Yes, yes, I know: Very few doctors don't take the Hippocratic Oath anymore --which I have repeatedly written about here at SHS and elsewhere --because it interferes with modern cultural norms (and that includes the Hippocratic proscription against having sex with patients). But surely, physicians who still adhere to orthodox Hippocratic values should be able to practice medicine in the specialty of their choosing under what was until not very long ago, the expected approach for all doctors.
Medicine needs to embrace a brand of professionalism that demands less self-interest, not more. Conscientious objection makes sense with conscription, but it is worrisome when professionals who freely chose their field parse care and withhold information that patients need. As the gatekeepers to medicine, physicians and other health care providers have an obligation to choose specialties that are not moral minefields for them. Qualms about abortion, sterilization, and birth control? Do not practice women's health. Believe that the human body should be buried intact? Do not become a transplant surgeon. Morally opposed to pain medication because your religious beliefs demand suffering at the end of life? Do not train to be an intensivist. Conscience is a burden that belongs to the individual professional; patients should not have to shoulder
Why do I suspect she wouldn't be opposed to futile care theory? But that aside, the hubris is palpable--particularly the thinly veiled attack on Catholicism and the canard that the faith "demands suffering at the end of life." Also, realize that if the issue is a physician refusing to participate in assisted suicide--which the Bush conscience regulations also protect--it would mean that any doctor who didn't want to help kill patients might have to become podiatrists.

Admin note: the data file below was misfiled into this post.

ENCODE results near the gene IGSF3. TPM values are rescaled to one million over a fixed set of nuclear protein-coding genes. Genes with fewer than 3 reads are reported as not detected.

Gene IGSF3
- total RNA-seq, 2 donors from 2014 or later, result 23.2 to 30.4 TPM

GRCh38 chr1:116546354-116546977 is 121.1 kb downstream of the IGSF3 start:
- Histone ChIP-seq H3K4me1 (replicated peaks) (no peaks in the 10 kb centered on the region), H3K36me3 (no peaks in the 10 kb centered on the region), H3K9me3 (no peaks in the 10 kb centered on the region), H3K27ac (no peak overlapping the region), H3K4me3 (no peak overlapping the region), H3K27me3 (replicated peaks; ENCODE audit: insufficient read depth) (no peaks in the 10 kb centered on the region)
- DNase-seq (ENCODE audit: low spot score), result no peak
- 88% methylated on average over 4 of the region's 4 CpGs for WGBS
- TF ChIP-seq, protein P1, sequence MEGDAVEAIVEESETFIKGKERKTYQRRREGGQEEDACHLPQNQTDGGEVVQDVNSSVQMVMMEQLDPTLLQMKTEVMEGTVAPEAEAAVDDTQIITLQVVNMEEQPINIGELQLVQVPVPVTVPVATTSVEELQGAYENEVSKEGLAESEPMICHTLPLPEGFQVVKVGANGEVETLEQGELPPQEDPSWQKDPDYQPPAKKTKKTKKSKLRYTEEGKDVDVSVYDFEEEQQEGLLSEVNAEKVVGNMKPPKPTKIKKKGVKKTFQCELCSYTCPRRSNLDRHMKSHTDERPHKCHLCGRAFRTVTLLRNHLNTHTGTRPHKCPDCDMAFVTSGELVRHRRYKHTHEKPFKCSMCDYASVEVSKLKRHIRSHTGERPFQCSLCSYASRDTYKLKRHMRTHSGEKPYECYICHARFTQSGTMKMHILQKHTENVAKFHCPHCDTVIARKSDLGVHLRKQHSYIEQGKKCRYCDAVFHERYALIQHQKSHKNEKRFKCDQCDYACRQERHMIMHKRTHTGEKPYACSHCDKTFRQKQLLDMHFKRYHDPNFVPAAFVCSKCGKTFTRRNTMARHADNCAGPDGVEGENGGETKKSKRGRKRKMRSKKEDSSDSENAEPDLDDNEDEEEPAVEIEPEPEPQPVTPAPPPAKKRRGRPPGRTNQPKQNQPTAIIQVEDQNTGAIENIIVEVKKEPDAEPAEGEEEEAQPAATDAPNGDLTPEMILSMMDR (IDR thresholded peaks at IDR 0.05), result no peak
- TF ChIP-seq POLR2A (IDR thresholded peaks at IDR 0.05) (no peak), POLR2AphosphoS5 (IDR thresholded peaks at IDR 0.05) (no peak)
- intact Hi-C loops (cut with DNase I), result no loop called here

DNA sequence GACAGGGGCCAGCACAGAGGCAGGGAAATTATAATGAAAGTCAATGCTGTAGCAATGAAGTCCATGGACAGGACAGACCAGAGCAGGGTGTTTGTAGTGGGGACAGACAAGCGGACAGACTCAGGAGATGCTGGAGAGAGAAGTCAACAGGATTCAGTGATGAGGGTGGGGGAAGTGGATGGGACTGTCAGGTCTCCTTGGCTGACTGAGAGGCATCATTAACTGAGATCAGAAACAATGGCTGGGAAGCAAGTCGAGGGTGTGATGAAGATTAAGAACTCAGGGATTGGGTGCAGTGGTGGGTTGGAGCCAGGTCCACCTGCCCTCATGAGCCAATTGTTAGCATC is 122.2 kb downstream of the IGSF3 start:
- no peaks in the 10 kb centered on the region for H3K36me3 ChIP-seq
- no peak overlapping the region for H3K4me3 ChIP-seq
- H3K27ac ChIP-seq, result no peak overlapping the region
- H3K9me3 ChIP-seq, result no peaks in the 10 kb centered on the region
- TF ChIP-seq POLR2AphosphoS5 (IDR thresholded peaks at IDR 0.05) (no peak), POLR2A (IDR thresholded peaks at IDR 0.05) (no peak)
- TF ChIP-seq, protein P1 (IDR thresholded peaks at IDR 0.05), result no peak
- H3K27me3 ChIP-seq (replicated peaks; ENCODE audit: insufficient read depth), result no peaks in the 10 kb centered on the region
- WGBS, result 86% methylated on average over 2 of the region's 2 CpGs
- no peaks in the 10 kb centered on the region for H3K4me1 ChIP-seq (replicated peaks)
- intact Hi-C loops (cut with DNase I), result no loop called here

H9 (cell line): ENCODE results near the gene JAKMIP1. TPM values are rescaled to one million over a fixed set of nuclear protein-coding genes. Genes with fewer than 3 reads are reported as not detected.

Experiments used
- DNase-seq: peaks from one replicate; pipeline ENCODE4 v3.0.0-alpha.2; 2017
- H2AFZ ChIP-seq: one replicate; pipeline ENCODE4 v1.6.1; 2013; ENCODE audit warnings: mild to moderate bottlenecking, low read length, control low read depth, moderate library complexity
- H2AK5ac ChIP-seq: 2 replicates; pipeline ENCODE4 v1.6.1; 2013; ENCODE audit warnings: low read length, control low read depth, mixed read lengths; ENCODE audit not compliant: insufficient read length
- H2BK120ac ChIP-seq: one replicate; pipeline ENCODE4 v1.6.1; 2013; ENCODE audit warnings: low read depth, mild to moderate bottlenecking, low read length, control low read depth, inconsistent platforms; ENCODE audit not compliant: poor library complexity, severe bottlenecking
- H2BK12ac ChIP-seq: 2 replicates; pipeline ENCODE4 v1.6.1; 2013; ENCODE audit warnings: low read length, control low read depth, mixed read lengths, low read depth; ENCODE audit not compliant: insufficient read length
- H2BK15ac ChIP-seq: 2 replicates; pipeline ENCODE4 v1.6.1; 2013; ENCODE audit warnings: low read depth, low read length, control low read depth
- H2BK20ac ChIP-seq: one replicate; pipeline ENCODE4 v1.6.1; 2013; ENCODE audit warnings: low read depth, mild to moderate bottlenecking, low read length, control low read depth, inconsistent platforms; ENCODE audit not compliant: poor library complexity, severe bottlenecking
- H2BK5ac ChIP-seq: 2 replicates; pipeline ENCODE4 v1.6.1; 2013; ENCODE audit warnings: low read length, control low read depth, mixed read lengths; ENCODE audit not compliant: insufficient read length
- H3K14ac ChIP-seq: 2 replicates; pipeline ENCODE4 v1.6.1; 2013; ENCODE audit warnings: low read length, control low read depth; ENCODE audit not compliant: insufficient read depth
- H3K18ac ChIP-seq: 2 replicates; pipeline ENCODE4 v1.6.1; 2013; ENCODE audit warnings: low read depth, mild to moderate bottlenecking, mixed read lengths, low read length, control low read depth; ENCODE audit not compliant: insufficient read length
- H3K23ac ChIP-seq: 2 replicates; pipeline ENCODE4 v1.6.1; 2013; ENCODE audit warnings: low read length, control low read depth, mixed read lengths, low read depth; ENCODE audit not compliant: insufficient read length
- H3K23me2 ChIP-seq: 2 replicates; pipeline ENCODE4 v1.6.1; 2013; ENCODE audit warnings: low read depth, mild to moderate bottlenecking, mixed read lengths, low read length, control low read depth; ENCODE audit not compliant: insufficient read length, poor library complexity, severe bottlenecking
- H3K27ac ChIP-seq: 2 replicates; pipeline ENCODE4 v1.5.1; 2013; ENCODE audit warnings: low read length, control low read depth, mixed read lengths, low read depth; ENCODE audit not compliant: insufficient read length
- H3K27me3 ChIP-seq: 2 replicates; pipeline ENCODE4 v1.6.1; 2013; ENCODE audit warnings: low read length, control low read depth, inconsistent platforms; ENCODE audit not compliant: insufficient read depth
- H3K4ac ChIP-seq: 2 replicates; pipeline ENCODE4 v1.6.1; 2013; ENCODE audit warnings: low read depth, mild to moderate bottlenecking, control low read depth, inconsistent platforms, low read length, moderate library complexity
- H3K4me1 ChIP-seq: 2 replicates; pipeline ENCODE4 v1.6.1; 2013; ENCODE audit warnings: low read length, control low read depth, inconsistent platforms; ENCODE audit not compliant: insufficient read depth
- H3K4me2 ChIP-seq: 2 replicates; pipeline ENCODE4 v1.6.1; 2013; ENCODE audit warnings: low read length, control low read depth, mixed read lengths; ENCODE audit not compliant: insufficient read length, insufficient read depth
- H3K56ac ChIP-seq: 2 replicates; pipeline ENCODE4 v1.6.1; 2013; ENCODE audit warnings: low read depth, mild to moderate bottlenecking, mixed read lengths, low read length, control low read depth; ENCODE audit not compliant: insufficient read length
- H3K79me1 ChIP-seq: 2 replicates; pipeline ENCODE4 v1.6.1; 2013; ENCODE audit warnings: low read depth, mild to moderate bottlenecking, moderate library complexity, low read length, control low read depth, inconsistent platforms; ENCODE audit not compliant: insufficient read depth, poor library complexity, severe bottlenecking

Cantor, M.D., J.D. concludes:
Health care providers already enjoy broad rights--perhaps too broad--to follow their guiding moral or religious tenets when it comes to sterilization and abortion. An expansion of those rights is unwarranted. Instead, patients deserve a law that limits objections and puts their interests first. Physicians should support an ethic that allows for all legal options, even those they would not choose. Federal laws may make room for the rights of conscience, but health care providers--and all those whose jobs affect patient care--should cast off the cloak of conscience when patients' needs demand it. Because the Bush administration's rule moves us in the opposite direction, it should be rescinded.
I italicized the key phrase that I think should be carefully pondered when thinking about this post: Cantor would seem to support the government legally forcing physicians who practice OB/GYN to perform abortions. That same coercive principle could also force internists, family care specialists, oncologists, hospice physicians, cardiologists, anesthesiologists, etc., to perform assisted suicide wherever that non medical act is redefined as a legal "treatment."
I keep saying it: The culture of death brooks no dissent. But there is no reason why Hippocratic doctors have to cooperate with their own undoing. One antidote I suggest: Mass public recitations of the principles of the Oath by physicians to prove they are not cowed by the likes of Dr. Cantor, M.D., J.D.